Fatigue After Brain Injury: So Tired My Tired Is Tired.
On September 2014 Labor day I suffered a bleeding stroke and brain injury resulting in brain surgery to relieve the pressure. This was caused by a blood infection I caught in my mechanical heart valves after some routine dental surgery. The doctors told my family that if I survived I would never be the same. After 3 months if learning how to walk, talk, chew, swallow, read and write, kidney failure due to antibiotics that I was on for the blood infection, the doctors were right about one thing. I would never be the same.
Fatigue after brain injury; Cognitive fatigue, brain Fog, foggy brain, mental fatigue, brain fatigue, brain exhaustion, mental tired ness, mental tiredness. Directly associated to the central nervous system, the sleep/wake arousal system is not quite working as it should.
After brain injury everything you do takes so much more effort, thinking and processing information, tying your shoes, getting dressed, the energy for the whole day is used up within the first two hours. The brain is working harder to keep up with all its functions. Even ones that used to come as second nature. Eventually it is like an overload button, the brain needs a rest and it needs it Now! Many survivors including myself who have insomnia on top of all this. Brain Injury survivors have an increase need for sleep but the resemblance is fatigue. Mental fatigue is different from physical fatigue. "I'm so tired my hurts" is the way I often describe the way fatigue feels since my ABI. Being physically tired after excersize, strenuous labor, a long walk and so on. Mental fatigue comes in thinking processes, learning and processing information, watching TV, problem solving, computer activities, interpreting the behavior of others and thinking logically.
For brain injury survivors that is so much worse. Our mental energy is already used after a short time. We use way more parts of our brain, the cause of the dead area must be passed by, in the communication between brain cells. After brain injury "foggy brain" is more professionally called " cognitive fatigue" it does not go away without paying it attention. Unfortunately it can come back over and over again. Why fatigue after brain injury? 1. Physical changes such as mobility challenges, poor balance like myself, so much effort a survivor must put into everything we do, takes up a lot of energy. 2. Memory and concentration difficulties making it hard for us to keep up.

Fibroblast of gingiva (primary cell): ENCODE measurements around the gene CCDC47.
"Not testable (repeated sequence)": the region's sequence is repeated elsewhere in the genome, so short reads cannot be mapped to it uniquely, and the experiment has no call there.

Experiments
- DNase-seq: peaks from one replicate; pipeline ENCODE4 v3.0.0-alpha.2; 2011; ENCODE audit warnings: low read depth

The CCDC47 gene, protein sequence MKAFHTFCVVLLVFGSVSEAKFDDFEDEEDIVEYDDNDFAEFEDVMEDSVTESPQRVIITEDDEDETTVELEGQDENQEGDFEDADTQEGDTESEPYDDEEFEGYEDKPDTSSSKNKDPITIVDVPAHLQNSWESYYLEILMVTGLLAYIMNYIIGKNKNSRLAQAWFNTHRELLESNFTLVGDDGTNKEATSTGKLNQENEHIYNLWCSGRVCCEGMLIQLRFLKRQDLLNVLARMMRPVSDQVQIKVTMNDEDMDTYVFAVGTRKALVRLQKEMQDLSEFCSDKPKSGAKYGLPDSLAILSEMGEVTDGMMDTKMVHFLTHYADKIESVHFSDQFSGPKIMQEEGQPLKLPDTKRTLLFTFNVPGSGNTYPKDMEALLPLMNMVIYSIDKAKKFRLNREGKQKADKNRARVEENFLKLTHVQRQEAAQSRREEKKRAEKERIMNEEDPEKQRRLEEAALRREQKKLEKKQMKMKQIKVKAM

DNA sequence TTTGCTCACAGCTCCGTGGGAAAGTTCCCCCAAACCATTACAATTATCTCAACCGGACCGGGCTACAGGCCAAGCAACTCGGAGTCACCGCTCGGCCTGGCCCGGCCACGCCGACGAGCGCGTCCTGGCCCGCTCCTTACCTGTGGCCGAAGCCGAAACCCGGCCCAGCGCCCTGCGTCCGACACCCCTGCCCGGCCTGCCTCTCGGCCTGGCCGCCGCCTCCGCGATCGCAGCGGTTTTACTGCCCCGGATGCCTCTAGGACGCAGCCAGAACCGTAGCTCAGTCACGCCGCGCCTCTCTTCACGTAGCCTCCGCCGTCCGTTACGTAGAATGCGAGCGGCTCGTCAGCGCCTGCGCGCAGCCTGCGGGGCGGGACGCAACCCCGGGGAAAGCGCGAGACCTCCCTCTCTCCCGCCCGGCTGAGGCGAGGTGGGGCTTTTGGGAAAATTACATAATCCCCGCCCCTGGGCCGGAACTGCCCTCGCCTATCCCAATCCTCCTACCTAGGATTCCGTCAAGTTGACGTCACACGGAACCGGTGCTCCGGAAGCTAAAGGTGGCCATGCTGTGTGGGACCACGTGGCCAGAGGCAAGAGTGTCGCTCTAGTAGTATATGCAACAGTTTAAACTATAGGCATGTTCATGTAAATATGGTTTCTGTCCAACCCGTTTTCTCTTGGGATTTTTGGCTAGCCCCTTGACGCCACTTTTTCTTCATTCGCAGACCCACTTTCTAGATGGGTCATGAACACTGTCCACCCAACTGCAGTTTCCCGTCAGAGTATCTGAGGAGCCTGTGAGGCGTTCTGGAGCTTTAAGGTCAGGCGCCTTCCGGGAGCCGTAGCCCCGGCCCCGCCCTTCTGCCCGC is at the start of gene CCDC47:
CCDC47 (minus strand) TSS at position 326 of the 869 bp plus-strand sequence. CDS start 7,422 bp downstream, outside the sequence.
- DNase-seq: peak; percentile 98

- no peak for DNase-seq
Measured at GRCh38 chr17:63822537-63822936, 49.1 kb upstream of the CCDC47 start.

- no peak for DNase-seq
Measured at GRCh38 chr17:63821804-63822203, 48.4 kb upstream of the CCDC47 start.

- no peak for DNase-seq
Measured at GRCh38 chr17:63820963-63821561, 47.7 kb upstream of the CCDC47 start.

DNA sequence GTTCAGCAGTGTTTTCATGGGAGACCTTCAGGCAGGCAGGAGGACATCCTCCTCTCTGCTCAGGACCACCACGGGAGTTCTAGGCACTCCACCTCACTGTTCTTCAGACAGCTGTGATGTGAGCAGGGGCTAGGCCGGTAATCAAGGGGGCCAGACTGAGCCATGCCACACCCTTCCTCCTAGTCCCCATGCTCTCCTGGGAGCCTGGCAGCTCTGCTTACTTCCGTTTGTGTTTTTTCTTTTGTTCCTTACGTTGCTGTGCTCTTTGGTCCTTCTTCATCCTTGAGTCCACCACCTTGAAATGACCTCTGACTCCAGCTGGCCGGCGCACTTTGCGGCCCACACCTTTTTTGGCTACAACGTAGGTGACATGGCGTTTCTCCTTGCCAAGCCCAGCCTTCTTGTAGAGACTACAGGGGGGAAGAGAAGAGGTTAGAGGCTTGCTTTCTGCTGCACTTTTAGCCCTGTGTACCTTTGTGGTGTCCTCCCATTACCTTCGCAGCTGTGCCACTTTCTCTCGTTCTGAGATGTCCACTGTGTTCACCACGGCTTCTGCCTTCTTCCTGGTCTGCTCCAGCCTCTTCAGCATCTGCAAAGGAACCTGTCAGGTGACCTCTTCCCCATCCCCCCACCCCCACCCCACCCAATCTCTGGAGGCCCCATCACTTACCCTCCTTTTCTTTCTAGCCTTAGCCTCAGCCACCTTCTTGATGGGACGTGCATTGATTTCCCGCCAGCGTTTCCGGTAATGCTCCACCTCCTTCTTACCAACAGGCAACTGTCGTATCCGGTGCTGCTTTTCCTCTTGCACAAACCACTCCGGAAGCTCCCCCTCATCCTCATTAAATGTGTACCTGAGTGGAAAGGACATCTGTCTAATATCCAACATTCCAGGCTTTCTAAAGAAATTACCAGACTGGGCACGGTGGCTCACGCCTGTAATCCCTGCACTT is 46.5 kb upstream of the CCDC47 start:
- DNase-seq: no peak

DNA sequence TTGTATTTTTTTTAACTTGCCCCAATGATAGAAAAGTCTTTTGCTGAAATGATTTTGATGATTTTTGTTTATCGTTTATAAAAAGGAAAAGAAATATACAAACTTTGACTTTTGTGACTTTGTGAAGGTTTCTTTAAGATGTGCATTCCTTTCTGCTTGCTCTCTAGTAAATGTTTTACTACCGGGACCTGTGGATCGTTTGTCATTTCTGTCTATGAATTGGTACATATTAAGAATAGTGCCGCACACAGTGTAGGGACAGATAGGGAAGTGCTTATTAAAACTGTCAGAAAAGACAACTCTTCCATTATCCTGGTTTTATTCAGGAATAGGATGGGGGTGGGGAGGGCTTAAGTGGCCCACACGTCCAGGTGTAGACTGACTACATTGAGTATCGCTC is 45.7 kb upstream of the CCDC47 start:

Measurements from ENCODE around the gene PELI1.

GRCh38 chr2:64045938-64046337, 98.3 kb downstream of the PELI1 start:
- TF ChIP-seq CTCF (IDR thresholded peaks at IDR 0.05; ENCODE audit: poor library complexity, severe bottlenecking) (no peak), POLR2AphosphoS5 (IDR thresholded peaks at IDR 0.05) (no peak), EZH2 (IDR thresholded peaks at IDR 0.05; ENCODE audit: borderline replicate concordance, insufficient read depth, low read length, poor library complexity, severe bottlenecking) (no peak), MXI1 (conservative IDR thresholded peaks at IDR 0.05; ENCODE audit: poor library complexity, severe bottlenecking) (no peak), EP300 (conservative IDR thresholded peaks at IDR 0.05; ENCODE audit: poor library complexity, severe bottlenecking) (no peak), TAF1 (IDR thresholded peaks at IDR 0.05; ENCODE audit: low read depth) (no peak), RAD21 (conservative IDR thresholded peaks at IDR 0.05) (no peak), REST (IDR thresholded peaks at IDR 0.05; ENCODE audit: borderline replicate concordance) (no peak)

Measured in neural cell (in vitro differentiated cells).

3. Changed sleep patterns and difficulty sleeping well after brain injury. * Symptoms of fatigue After brain injury: First being the obvious- feeling tired - increasingly so * Deterioration of thinking (cognitive) and other functions as fatigue increases * Trouble paying attention * Unable to concentrate * Increased irritation and frustration. Becoming sensitive, weepy, angry, feeling "out of sorts." * Headaches for me and other physical changes Ways that help cope with fatigue after brain injury.
1.Watch your mood. I don't know about you, but the more fatigued I am, the easier it is to sink into depression. However; not everyone with fatigue is depressed. Brain Injury can significantly impact mood and behavior. This might be a consequence of damage to the frontal lobe and direct damage to the brain itself. Be realistic in your planning - I am learning this one the hard way! Pacing your activities, right down to meal planning can help with that boom-crash cycle Feeling depressed, stressed, and anxious can leave you feeling drained and worn out. When people experience high levels of fatigue it definitely keeps me from Being able to do the things I enjoy doing. Which can result in feeling down. Make sure when planning your schedule you make time for things that bring you pleasure, activities you enjoy.. Like listen to music, enjoy a piece of chocolate.. Things you enjoy.